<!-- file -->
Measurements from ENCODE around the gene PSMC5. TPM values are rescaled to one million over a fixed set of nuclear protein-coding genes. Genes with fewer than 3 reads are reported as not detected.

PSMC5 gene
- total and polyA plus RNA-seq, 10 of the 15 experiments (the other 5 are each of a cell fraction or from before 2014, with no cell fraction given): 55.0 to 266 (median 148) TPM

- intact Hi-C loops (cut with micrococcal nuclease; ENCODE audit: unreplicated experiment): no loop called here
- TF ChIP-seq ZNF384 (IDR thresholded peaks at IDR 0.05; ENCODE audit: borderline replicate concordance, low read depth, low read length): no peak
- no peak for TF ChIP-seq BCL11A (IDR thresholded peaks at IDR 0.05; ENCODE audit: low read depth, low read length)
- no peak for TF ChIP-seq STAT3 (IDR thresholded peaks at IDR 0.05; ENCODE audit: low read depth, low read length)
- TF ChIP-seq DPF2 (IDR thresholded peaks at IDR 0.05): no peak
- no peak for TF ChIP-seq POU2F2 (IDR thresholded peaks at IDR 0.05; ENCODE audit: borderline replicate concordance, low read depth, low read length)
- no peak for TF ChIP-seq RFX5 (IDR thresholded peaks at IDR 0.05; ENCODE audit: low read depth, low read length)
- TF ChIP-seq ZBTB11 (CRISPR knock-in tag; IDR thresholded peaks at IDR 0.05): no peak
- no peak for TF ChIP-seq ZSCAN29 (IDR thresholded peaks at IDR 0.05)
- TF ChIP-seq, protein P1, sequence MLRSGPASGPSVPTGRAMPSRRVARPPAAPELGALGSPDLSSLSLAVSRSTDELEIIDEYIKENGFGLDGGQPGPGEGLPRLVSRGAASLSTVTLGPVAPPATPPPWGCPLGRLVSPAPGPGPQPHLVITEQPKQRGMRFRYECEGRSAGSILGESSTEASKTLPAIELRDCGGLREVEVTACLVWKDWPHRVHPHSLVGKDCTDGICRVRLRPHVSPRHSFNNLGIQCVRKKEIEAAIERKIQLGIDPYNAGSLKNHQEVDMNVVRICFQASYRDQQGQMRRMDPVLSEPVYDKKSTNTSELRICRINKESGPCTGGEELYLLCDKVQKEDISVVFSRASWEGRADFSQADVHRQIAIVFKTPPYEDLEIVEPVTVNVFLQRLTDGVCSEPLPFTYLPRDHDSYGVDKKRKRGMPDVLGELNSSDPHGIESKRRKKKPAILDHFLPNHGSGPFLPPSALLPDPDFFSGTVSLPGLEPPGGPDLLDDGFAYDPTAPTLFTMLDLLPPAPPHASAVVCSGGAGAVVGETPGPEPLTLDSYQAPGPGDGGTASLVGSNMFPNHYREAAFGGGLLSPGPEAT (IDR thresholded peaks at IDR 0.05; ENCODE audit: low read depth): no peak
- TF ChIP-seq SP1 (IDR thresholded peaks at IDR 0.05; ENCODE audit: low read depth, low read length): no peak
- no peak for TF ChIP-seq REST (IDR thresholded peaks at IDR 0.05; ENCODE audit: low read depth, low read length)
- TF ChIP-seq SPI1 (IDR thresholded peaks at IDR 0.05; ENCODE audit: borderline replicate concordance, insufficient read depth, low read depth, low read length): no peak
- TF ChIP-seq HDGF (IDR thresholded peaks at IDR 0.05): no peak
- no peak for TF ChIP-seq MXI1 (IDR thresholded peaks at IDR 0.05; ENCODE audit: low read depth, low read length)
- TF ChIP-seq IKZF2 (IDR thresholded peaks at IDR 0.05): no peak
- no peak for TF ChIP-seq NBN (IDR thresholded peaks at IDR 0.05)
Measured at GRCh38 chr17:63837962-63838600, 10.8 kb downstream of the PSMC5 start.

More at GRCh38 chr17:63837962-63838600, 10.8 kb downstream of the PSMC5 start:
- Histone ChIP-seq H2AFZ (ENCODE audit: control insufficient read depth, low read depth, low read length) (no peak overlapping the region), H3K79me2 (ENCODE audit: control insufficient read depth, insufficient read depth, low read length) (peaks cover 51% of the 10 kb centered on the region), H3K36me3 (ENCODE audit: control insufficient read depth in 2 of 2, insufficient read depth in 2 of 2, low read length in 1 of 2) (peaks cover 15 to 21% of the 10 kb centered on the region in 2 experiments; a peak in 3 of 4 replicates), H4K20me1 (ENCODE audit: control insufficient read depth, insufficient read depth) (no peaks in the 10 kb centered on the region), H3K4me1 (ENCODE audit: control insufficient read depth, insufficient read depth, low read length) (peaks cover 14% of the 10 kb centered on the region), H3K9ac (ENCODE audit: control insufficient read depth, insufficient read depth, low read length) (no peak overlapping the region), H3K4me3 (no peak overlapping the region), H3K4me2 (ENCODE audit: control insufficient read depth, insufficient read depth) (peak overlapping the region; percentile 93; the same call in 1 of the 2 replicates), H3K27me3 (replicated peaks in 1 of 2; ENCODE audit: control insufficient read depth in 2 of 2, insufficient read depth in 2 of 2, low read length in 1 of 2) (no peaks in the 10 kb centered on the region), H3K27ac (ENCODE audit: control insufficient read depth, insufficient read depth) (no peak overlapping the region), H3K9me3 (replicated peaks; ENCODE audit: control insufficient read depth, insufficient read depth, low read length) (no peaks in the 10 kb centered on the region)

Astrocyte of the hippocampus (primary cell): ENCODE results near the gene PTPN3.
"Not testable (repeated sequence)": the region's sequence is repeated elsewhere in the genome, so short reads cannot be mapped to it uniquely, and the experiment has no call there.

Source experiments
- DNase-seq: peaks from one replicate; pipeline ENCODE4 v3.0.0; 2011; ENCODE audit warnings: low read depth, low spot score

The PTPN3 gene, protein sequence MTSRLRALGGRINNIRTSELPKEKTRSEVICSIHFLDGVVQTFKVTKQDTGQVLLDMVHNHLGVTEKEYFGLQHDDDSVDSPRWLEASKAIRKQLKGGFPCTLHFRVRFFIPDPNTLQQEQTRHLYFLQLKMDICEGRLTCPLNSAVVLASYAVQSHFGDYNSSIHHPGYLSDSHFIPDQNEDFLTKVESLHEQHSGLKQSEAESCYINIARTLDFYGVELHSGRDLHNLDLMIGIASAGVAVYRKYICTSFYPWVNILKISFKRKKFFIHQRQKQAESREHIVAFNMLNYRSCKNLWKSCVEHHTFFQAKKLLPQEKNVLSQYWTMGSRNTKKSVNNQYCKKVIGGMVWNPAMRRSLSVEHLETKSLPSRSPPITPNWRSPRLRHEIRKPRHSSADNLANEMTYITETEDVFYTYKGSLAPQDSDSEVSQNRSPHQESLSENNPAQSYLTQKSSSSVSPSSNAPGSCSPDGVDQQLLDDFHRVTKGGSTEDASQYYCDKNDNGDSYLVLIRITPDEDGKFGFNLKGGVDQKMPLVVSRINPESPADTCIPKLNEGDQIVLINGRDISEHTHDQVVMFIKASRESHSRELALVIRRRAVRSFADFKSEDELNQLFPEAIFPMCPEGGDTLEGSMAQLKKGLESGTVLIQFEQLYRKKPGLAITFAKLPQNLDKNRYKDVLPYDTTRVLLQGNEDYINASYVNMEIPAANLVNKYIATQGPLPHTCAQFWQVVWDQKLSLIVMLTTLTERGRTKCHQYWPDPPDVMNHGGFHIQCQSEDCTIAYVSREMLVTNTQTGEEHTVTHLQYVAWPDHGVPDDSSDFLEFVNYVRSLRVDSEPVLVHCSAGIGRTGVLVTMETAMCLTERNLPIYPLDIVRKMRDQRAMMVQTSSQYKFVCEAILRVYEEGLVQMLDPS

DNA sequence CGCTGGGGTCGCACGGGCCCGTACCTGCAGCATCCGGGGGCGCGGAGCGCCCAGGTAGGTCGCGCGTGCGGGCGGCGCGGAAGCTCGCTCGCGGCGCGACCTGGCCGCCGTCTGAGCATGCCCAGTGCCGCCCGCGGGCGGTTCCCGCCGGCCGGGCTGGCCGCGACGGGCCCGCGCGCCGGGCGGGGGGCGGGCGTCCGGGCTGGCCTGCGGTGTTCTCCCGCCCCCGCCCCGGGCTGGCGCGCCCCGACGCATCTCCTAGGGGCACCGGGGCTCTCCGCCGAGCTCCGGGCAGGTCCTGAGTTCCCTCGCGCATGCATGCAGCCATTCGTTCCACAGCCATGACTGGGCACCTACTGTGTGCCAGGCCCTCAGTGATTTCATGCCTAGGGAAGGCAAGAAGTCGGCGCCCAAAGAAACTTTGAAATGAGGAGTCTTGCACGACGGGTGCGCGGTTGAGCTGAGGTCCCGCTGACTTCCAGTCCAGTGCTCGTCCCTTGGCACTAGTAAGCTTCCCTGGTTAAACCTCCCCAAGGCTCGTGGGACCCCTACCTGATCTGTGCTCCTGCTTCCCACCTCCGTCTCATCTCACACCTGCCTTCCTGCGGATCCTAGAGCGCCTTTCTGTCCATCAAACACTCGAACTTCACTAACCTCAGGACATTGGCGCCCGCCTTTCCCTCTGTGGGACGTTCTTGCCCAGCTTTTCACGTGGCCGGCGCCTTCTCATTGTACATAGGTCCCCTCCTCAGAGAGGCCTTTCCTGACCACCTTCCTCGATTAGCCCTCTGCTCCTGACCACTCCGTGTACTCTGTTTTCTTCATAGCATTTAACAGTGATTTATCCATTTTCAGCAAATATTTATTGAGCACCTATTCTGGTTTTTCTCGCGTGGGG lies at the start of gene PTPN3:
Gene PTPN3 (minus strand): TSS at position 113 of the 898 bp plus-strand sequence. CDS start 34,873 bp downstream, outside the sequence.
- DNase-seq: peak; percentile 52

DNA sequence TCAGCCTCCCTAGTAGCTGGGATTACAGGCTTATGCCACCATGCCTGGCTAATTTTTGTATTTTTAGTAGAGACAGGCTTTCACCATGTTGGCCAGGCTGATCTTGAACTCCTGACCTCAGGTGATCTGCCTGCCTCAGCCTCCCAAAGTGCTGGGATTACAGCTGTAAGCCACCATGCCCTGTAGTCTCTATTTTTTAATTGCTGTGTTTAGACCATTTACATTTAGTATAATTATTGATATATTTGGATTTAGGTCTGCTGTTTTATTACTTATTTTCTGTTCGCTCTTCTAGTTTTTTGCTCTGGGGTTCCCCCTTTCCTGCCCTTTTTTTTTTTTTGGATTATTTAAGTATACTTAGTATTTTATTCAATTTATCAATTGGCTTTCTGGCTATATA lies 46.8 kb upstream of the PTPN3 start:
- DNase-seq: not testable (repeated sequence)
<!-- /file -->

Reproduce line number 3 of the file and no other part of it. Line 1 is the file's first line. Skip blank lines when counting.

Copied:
- total and polyA plus RNA-seq, 10 of the 15 experiments (the other 5 are each of a cell fraction or from before 2014, with no cell fraction given): 55.0 to 266 (median 148) TPM